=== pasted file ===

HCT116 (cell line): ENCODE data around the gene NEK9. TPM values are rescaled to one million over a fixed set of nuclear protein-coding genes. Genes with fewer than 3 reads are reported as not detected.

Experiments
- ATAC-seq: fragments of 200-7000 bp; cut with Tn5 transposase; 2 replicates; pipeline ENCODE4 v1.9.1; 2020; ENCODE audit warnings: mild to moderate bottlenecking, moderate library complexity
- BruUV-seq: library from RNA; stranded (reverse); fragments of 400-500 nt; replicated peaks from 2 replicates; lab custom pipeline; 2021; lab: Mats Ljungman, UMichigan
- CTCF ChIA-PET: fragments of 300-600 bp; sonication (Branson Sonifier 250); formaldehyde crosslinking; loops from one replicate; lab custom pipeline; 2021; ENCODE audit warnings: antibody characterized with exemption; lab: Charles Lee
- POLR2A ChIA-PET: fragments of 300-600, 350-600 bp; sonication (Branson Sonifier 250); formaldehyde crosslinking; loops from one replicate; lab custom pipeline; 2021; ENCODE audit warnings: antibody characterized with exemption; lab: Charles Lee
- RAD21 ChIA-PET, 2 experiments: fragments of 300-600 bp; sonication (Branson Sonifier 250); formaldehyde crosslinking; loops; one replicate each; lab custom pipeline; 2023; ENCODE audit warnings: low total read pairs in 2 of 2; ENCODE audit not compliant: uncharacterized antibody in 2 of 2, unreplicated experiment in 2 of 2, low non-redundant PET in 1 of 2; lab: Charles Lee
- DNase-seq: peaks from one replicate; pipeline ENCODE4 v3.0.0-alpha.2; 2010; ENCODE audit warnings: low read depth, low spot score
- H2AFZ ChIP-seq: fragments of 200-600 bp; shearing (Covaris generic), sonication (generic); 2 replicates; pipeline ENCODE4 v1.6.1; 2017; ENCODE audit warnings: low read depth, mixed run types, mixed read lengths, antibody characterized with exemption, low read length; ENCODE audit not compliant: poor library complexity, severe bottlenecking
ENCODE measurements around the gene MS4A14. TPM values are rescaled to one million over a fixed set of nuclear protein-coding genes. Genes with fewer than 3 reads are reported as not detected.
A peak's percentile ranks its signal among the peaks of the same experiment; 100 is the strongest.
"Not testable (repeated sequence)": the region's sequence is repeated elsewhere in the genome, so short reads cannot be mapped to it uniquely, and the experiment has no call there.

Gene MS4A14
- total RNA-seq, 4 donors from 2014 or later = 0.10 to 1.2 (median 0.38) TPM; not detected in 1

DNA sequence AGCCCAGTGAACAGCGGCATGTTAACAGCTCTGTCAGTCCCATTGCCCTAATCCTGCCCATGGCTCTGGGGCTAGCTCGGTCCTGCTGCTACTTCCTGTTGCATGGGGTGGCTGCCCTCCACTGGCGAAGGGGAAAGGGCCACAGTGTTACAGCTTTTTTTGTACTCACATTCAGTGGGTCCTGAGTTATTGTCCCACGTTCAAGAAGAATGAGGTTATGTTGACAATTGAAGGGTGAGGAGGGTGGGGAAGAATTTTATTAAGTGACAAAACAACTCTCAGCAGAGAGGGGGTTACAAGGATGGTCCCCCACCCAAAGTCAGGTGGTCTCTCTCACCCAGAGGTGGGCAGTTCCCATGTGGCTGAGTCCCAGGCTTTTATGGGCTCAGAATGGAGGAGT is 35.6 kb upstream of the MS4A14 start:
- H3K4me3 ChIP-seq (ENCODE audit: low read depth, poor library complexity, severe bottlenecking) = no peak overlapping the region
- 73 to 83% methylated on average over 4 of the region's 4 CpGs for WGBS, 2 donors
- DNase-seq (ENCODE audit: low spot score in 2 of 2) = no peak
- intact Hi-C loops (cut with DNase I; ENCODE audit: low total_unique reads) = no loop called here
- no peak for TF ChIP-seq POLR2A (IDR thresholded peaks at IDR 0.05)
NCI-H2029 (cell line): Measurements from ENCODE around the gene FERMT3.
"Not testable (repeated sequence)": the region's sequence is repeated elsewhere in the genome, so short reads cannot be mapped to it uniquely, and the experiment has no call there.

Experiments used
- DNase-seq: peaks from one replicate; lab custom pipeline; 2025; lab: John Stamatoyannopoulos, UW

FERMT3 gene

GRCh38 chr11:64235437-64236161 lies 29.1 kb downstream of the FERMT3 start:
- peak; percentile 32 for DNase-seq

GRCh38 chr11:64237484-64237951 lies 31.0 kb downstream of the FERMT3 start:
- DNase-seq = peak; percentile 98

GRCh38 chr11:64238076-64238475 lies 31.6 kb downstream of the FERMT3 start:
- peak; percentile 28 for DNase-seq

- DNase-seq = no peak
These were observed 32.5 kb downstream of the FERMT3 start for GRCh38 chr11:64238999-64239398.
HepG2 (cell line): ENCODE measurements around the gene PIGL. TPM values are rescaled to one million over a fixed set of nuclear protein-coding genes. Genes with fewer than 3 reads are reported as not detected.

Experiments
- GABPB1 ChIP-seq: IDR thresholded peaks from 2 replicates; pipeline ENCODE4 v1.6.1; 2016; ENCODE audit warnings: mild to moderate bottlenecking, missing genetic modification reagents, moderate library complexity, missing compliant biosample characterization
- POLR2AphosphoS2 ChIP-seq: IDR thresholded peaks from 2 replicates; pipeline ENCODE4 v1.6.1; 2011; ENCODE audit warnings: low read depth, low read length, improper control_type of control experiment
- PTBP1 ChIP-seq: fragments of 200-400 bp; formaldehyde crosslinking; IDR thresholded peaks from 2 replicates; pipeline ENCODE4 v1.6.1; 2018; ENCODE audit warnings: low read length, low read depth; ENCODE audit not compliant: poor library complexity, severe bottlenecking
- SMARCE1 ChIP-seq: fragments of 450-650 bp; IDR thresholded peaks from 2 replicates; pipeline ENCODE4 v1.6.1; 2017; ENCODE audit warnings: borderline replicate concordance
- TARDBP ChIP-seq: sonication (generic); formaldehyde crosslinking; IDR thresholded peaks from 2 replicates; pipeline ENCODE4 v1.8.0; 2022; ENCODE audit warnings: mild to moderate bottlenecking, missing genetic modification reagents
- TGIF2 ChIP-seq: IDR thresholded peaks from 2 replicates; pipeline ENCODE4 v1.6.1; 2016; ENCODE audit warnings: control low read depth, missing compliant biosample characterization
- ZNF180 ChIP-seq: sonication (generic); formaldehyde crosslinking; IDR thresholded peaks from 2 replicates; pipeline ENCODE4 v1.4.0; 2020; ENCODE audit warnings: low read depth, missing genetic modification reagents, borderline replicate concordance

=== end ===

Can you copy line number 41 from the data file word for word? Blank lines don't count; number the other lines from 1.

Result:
- TGIF2 ChIP-seq: IDR thresholded peaks from 2 replicates; pipeline ENCODE4 v1.6.1; 2016; ENCODE audit warnings: control low read depth, missing compliant biosample characterization